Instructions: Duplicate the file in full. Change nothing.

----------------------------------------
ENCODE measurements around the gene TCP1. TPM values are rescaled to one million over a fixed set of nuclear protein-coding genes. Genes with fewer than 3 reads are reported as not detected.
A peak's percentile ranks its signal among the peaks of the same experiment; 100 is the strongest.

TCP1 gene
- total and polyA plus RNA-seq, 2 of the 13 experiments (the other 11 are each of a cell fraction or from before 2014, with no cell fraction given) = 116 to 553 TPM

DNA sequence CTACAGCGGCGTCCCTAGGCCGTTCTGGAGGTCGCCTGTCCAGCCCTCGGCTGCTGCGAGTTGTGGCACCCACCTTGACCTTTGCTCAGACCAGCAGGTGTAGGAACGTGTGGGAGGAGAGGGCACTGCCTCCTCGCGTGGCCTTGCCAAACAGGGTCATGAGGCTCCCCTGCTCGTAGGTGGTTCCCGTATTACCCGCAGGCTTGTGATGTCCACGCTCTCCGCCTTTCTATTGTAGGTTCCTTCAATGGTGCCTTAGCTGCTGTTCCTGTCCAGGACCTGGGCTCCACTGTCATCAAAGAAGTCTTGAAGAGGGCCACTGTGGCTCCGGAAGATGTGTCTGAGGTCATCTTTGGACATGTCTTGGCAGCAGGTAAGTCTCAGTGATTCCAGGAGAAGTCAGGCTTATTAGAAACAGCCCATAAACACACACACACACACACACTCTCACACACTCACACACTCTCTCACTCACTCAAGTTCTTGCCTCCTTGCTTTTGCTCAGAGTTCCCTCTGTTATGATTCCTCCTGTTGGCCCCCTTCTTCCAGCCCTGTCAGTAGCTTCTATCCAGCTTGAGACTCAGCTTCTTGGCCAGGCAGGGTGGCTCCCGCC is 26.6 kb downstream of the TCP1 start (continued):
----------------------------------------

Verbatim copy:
ENCODE measurements around the gene TCP1. TPM values are rescaled to one million over a fixed set of nuclear protein-coding genes. Genes with fewer than 3 reads are reported as not detected.
A peak's percentile ranks its signal among the peaks of the same experiment; 100 is the strongest.

TCP1 gene
- total and polyA plus RNA-seq, 2 of the 13 experiments (the other 11 are each of a cell fraction or from before 2014, with no cell fraction given) = 116 to 553 TPM

DNA sequence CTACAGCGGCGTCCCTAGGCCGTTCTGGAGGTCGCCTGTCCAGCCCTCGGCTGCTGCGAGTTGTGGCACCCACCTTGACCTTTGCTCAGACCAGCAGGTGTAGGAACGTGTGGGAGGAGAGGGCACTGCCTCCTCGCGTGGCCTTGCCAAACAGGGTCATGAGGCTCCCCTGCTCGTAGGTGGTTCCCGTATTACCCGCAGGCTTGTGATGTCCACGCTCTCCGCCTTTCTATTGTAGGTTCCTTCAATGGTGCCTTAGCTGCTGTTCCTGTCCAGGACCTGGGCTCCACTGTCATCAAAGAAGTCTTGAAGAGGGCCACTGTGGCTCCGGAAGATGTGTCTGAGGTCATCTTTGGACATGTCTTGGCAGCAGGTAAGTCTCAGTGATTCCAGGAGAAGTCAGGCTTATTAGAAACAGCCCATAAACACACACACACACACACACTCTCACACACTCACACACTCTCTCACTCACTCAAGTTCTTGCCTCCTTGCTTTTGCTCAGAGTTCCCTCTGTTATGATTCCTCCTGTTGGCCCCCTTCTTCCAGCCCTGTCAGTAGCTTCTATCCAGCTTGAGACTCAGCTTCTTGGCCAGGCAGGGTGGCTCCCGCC is 26.6 kb downstream of the TCP1 start (continued):